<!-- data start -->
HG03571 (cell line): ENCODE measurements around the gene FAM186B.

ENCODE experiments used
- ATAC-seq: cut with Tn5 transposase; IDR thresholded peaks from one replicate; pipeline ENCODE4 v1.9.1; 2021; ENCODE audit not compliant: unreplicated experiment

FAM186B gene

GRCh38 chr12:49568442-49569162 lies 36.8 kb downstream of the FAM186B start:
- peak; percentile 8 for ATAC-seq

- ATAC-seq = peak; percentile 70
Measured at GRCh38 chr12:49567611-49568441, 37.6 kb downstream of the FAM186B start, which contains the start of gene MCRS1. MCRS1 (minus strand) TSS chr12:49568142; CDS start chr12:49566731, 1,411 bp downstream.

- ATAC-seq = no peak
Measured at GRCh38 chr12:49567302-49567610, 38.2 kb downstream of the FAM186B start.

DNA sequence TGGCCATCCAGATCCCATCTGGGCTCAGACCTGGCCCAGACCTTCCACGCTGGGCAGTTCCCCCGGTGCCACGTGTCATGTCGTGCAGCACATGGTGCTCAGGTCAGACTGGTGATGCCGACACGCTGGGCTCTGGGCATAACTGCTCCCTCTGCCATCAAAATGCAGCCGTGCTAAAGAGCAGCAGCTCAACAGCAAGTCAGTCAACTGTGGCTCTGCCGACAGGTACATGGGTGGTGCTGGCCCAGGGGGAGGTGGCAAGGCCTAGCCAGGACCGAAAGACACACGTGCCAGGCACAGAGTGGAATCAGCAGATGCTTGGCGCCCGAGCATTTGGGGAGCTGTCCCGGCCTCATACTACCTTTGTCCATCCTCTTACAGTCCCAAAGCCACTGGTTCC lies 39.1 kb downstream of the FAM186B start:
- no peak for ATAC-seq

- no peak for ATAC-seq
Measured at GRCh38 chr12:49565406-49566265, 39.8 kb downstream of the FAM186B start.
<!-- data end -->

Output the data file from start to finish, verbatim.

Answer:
HG03571 (cell line): ENCODE measurements around the gene FAM186B.

ENCODE experiments used
- ATAC-seq: cut with Tn5 transposase; IDR thresholded peaks from one replicate; pipeline ENCODE4 v1.9.1; 2021; ENCODE audit not compliant: unreplicated experiment

FAM186B gene

GRCh38 chr12:49568442-49569162 lies 36.8 kb downstream of the FAM186B start:
- peak; percentile 8 for ATAC-seq

- ATAC-seq = peak; percentile 70
Measured at GRCh38 chr12:49567611-49568441, 37.6 kb downstream of the FAM186B start, which contains the start of gene MCRS1. MCRS1 (minus strand) TSS chr12:49568142; CDS start chr12:49566731, 1,411 bp downstream.

- ATAC-seq = no peak
Measured at GRCh38 chr12:49567302-49567610, 38.2 kb downstream of the FAM186B start.

DNA sequence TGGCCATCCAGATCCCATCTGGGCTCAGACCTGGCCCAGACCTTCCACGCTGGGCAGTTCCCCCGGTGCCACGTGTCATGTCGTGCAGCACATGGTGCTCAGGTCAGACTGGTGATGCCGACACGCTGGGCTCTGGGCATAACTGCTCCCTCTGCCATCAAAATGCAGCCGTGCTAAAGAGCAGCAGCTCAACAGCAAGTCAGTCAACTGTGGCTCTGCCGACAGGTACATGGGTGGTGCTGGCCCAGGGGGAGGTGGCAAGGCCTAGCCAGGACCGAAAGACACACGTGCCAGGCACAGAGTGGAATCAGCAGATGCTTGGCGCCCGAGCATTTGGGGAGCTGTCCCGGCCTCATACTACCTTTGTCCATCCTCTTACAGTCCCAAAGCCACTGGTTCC lies 39.1 kb downstream of the FAM186B start:
- no peak for ATAC-seq

- no peak for ATAC-seq
Measured at GRCh38 chr12:49565406-49566265, 39.8 kb downstream of the FAM186B start.